An heir to Milosevic: Is he better?
A likely replacement, Vojislav Seselj, is a popular nationalist and
When Western policymakers envision Serbia after Slobodan Milosevic, they hope for democracy, European integration, and ethnic tolerance. What they may get, however, is quite different: Vojislav Seselj, who is the leading voice here of nationalism, confrontation, and isolation.
Mr. Seselj is the second most popular politician in Serbia after Mr. Milosevic. He narrowly lost to Milosevic's candidate, Milan Milutinovic, in a disputed presidential election two years ago and has since been taken into the ruling coalition as a vice premier.
With airstrikes, analysts say, he is only gaining popularity. "More bombs make him stronger," says Ognjen Pribicevic, a political analyst in Belgrade. "The longer the war, the more he is helped."
According to a source connected to the governing coalition, Seselj is becoming impatient with Milosevic and is looking to play a greater role in Yugoslavia's war with NATO.
"Mr. Seselj is not happy with how he is being used by the regime," says the source. "He's obviously in the game right now, but he wants more. Never underestimate him."
And there are few signs that the NATO air campaign, now in its third month, is letting up. Over the weekend, NATO bombers hit power grids throughout Serbia, almost completely stopping electric and water supplies.
Peace efforts led by Russian envoy Viktor Chernomyrdin have so far yielded few results. NATO countries are facing growing divisions.
And Milosevic continues to defy NATO demands to withdraw his troops from Kosovo, the warring province that is the center of the conflict.
"Everything is wide open," says an independent analyst in Belgrade. "The longer this goes on, the more possibilities there are. Will there be a [NATO] ground invasion? Will Milosevic try to make a peace deal? Will the bombing go on through the summer?"
But if there is one constant, it is Seselj, who is against letting any foreign troops onto Serbian soil and who seems to encourage conflict with ethnic Albanians from Kosovo.
Although Milosevic is clearly his master, Seselj has enough support in the parliament and among the populace that his views must at times be accommodated.
But in the past month, analysts say, Milosevic has had to rein him in by denying him television coverage. Otherwise his popularity could balloon - or he could rouse public opinion to a level at which a political compromise with NATO would be impossible.
While other Serbian leaders have acknowledged the use of excessive force in Kosovo, Seselj denies any improper behavior. He said Sunday, "We implemented only legal and legitimate forms of violence, which were necessary.... Our army will never completely retreat from Kosovo."
Seselj says that as many as 300,000 ethnic Albanians were in Kosovo as illegal immigrants and should either be deported or, for those who are now refugees, refused reentry.
"Their county is Albania and they should live there," he said this week. "The only Albanians who should live here are the ones who think of Serbia as their fatherland."
Seselj has also had confrontations with other ethnic groups, and, like Milosevic, thrives on war. As NATO has bombed Yugoslavia, he has turned his sights inward, accusing the democratic opposition, the independent media, and human rights workers of being traitors.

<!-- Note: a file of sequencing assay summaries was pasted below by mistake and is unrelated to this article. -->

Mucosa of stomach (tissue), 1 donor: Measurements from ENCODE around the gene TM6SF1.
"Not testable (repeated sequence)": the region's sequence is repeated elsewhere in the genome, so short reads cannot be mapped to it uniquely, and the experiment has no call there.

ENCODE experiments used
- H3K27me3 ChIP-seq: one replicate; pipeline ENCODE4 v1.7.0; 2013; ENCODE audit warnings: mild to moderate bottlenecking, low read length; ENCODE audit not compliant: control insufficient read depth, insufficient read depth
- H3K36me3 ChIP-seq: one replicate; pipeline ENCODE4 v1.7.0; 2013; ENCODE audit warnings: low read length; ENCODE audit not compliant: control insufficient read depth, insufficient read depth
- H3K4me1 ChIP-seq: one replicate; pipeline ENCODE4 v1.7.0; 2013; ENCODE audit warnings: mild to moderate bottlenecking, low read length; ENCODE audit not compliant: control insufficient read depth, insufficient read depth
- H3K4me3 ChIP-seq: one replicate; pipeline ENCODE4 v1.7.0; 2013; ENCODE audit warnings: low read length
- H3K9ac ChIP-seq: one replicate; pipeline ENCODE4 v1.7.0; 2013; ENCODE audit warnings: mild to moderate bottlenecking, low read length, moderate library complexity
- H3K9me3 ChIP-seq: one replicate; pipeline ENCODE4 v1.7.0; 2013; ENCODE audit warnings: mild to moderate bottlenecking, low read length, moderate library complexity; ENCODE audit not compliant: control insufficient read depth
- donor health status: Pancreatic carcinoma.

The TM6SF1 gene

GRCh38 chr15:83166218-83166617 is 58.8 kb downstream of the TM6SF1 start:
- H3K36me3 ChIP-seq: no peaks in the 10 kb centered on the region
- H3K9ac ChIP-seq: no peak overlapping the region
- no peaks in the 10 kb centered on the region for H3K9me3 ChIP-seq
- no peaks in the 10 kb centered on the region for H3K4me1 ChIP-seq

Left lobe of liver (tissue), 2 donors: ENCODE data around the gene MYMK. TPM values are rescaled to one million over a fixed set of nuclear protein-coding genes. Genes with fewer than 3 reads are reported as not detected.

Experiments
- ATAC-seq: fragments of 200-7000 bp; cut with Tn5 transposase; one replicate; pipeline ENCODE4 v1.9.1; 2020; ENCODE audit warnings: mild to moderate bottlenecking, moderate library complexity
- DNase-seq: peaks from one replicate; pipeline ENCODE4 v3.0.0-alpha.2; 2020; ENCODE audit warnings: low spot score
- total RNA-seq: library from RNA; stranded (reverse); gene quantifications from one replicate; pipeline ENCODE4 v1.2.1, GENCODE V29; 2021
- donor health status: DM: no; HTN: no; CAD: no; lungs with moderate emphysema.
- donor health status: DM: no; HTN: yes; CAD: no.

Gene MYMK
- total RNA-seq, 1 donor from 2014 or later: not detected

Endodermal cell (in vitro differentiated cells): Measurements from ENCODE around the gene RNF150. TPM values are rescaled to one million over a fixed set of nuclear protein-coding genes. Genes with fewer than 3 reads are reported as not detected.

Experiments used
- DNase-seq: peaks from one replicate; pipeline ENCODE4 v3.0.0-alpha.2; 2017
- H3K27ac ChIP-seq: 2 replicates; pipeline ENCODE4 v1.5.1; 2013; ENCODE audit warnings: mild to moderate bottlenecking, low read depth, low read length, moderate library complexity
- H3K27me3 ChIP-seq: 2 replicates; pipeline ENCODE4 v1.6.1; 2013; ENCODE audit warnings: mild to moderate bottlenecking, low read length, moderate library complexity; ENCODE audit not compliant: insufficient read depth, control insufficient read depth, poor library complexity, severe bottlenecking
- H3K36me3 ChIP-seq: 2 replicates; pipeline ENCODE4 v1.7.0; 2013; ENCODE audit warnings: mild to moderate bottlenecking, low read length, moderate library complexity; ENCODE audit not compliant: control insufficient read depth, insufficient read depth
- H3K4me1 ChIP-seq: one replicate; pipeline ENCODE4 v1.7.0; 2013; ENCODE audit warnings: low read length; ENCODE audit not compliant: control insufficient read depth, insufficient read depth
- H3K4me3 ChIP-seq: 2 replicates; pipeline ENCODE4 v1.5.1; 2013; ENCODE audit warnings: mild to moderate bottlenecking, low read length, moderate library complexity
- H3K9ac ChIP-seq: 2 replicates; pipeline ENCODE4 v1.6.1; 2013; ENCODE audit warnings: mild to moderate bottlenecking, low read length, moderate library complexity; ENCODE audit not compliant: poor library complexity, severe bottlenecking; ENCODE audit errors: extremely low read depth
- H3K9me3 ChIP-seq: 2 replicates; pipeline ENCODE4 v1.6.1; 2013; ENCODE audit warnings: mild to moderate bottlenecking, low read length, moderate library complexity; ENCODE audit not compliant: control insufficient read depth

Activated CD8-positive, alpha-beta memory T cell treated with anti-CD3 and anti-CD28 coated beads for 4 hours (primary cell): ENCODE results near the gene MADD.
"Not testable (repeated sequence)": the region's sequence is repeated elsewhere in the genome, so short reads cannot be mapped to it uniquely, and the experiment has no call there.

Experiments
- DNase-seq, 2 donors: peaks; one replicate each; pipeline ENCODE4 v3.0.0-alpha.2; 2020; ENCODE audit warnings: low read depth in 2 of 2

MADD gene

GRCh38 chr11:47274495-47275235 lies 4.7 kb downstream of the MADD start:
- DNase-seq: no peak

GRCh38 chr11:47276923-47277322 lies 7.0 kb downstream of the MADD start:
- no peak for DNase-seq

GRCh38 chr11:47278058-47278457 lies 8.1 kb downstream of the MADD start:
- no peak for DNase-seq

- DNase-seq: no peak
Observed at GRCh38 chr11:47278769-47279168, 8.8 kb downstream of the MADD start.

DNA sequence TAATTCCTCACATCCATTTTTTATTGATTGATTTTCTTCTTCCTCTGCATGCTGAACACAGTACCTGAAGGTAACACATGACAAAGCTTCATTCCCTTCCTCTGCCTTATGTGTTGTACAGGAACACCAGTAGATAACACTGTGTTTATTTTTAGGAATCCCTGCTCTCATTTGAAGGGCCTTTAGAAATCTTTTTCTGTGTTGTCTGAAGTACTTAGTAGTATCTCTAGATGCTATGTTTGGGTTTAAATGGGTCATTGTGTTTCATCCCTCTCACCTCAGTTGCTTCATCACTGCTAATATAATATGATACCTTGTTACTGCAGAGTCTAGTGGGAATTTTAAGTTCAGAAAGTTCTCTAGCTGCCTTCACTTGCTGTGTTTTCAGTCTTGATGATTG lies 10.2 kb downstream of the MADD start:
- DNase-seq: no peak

"Seselj is used for internal discipline," says an independent journalist here. "Milosevic lets him loose when he wants to radicalize the population."
A thick-necked, red-faced Bosnian Serb, Seselj was a brilliant law student who was arrested by Yugoslav authorities in 1984 for fomenting revolution.
He had been caught with an unpublished document he wrote advocating that Tito's six-republic Yugoslavia be replaced by a Serb-dominated entity. Among other things, he wanted Bosnia and Montenegro abolished.
He served nearly two years in prison and returned to Belgrade a nationalist hero. Milosevic saw potential in him, and sponsored his political career.
When war broke out in Croatia, Seselj organized a paramilitary group called the Chetnik Movement - and later the Serbian Radical Party.
His forces were among the most wild and undisciplined of the paramilitaries. Milosevic eventually turned on him, using him as a scapegoat and, through a party statement, calling him "the personification of violence and primitiveness."
After Seselj's strong showing in elections two years ago, however, Milosevic called him into the government, and since then the two have worked closely together.
As a top politician, Seselj has pulled a gun on student demonstrators in front of the parliament, thrown a glass of water at the speaker of the parliament, and beaten up protesting teachers, taxi drivers, and a lawyer.
He has also been accused of trying to evict Croatians from Zemun, where he used to be the mayor, and from Hrtkovci, a Croat-populated town in northwestern Serbia.
Despite his maverick tactics, however, it is Milosevic who will most likely determine his fate - pulling him up when greater defiance is needed and pushing him down when he becomes a threat to the establishment.
"Seselj's future depends on how this [war] is resolved," says an opposition politician.
"When nothing is normal, when there is no electricity, no water, and no bread to feed the children, he becomes a bigger player in the game."